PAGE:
I made a DIY Esbit stove design from a 3 oz cat food can....better IMO than a lot of the Esbit burners on the market which are either too heavy for what they are, or they cost too much. Here's the link for the article if you're interested - http://bladesandbushlore.com/index.php?topic=12408.0
I like to use Esbit/hexamine fuel for winter camping - alcohol stops functioning efficiently at the freezing point, and just below 20 F, it won't work at all...at least, not for me, even with direct flame contact. Esbit, on the other hand, has worked for me as low as 9 F without any issue. I'd be interested to give it a go in sub-0 temps to see if the fuel tablets have a limit. I'm not sure why some people have said that Esbit tablets "don't work in cold weather"....my observations and experiences differ greatly.
I do have an Emberlit, the standard stainless steel model...a bit heavy at 11 oz, but I wasn't willing to spend twice its cost on the titanium model. But I know there are a few other titanium versions out there which cost less, so I may go ahead and save some ounces.
Sarge - There are a lot of food variety options out there, fortunately
. A lot of it depends on how much time you want to spend preparing and cooking the meal. I don't mind spending half an hour prepping and stir-frying foraged greens with Chicken-of-the-woods, but that's something I'd be more willing to do as a dinner meal, when camp is set up and the hiking done for the day. Brekkie can be either a "grab-'n-go", facilitated with a homemade trail mix/gorp, or it can be a "take your time" affair with old fashioned oats, perhaps some coffee, tea, or a hot cocoa. Lunch and in-between meal snacks for me are usually quick munches of energy bars, more trail mix/gorp, or dehydrated fruits.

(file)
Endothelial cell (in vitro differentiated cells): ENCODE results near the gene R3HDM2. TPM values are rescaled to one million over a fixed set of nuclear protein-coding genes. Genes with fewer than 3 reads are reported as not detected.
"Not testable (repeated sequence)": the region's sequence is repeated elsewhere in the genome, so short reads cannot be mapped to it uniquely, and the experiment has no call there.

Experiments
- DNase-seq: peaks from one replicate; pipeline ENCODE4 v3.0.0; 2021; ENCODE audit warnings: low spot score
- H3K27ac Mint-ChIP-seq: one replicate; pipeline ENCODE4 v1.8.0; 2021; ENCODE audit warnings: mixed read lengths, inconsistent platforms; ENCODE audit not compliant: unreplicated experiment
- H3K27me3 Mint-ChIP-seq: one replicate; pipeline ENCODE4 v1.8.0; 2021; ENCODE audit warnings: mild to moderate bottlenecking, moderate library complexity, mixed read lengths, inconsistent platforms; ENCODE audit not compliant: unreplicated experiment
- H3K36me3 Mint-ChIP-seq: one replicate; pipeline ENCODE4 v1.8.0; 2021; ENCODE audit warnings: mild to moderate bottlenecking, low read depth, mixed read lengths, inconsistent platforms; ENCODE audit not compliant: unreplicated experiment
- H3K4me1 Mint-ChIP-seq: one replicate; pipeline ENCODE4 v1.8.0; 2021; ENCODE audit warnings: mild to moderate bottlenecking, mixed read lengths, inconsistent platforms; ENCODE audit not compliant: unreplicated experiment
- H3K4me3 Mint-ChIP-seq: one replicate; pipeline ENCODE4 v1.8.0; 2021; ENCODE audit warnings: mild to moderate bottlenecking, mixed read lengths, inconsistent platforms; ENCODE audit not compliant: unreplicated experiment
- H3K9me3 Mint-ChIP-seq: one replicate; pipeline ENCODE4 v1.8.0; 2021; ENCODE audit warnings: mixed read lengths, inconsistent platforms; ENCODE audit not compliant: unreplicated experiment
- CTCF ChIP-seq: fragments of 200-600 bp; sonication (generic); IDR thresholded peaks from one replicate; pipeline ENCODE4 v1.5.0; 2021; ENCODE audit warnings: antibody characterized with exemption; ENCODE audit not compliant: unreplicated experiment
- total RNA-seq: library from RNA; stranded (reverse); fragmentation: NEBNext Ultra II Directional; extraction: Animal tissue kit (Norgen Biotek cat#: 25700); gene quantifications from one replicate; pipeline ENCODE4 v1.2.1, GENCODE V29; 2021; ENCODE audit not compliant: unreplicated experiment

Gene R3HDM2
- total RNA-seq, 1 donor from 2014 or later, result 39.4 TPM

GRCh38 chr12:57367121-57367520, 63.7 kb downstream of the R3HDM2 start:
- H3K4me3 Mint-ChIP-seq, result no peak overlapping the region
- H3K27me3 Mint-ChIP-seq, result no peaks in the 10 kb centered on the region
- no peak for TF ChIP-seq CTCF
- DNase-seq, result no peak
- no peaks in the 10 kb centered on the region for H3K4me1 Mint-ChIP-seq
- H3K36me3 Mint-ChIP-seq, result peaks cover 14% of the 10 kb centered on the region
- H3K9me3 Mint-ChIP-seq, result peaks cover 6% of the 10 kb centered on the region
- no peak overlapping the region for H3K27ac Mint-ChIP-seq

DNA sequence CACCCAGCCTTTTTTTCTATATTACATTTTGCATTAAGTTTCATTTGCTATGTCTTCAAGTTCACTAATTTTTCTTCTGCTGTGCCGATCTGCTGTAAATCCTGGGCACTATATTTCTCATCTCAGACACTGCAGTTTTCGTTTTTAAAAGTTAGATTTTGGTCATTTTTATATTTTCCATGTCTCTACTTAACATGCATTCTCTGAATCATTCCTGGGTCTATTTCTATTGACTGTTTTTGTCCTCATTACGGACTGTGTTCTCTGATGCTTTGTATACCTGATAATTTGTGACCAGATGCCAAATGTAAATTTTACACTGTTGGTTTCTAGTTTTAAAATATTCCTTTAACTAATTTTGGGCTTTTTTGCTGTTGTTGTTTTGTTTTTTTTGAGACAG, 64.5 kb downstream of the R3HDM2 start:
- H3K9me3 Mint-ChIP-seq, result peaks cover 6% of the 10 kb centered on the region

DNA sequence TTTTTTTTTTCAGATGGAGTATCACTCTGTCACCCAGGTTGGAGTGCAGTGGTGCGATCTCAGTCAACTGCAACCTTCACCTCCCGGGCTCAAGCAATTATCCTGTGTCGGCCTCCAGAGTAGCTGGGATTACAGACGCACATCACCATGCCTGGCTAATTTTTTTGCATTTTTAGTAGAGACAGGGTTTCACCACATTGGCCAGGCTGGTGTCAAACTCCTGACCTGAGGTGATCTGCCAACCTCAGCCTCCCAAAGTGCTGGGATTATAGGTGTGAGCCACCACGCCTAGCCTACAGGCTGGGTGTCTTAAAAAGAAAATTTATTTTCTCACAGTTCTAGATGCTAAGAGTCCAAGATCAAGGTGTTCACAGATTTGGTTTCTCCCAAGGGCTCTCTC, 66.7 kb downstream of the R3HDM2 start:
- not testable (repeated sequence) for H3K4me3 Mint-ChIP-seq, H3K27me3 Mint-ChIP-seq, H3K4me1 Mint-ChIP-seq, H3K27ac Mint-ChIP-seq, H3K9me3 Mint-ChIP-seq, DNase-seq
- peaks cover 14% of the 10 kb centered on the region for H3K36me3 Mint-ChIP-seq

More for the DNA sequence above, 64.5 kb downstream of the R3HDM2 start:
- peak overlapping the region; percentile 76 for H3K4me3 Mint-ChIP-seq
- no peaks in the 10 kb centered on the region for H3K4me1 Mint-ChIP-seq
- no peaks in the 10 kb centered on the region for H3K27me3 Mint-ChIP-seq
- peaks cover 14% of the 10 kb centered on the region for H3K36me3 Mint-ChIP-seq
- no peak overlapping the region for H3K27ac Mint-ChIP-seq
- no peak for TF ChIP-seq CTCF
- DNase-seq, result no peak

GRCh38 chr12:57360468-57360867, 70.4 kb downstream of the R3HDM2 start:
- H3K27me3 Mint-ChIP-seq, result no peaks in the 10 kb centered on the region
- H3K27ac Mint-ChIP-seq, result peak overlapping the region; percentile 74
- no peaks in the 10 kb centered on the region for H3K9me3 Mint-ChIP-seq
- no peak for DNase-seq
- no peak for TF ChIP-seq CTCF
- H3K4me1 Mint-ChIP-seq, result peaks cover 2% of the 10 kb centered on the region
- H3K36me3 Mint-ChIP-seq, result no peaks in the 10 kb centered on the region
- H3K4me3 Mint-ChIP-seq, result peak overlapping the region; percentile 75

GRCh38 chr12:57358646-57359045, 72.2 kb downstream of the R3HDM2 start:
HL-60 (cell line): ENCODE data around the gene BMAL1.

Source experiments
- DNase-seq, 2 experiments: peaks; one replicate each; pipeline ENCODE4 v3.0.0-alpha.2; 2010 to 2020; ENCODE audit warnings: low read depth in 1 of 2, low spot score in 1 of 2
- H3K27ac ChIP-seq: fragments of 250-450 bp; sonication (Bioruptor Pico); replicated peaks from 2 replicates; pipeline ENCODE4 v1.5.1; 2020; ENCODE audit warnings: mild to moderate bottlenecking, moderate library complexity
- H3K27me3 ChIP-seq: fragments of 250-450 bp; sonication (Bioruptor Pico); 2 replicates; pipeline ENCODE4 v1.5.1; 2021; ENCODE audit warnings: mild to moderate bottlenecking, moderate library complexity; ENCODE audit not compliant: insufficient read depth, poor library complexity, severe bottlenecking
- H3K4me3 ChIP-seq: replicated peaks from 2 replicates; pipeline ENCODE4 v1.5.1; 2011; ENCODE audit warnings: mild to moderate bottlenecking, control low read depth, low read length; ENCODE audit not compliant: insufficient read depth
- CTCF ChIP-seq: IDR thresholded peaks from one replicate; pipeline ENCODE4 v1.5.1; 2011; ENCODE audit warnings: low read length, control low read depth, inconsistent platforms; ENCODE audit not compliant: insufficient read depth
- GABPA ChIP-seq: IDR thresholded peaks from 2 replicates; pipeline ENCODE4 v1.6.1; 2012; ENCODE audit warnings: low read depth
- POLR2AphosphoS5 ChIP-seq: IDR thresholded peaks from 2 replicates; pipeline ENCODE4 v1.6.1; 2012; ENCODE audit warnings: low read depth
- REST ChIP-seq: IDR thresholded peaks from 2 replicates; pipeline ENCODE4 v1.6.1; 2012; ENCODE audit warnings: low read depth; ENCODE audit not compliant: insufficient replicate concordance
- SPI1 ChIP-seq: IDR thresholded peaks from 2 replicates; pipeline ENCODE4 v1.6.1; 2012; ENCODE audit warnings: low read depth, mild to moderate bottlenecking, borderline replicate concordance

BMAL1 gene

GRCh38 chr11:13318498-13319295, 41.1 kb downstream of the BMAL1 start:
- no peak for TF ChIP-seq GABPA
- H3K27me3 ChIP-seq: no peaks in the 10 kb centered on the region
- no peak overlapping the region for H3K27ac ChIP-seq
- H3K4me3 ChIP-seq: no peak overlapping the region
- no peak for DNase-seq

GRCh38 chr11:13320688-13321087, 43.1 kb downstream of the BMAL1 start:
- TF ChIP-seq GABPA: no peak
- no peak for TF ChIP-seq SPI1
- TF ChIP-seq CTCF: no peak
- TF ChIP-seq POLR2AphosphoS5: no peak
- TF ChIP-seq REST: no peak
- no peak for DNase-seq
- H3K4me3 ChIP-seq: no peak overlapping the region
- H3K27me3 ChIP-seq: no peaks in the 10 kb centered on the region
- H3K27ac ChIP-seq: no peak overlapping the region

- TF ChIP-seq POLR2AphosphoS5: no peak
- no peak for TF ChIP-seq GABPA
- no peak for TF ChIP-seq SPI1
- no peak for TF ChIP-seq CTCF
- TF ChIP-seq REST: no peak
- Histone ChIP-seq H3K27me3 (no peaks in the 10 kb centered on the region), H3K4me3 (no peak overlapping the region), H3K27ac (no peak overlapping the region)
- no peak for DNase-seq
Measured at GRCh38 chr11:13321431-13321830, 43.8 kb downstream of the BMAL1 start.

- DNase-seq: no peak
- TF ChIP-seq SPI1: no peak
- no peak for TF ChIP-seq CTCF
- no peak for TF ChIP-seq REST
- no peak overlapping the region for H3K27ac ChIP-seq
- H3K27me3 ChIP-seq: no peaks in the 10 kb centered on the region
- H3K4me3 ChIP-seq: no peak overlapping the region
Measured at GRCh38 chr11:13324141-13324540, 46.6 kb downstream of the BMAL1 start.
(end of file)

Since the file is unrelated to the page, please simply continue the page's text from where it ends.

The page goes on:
Perishables can be really nice, but they won't last too long before spoilage...maybe 3 days (more if winter camping
). Some bags wild salmon at the market come prepackaged inside. That can be REAL comfort food, just remember to freeze it before taking. And if you really want to have the capability to add extra calories to a meal, take a small bottle of olive oil (or save the packets from some of the boil-'n-bag meals
. For brekkie calories, peanut butter (also can be saved from boil-'n'-bag meals...I know each Backpacker's Pantry Pad Thai has one packet) is great. It can be a nice addition to an otherwise boring oatmeal, along with some dehydrated apple slices, dried cranberries, or foraged fruits. Walnuts can also be really good for extra calories - about 185 calories per ounce, actually, with 18.5 grams of total fat, and a bit of potassium to boot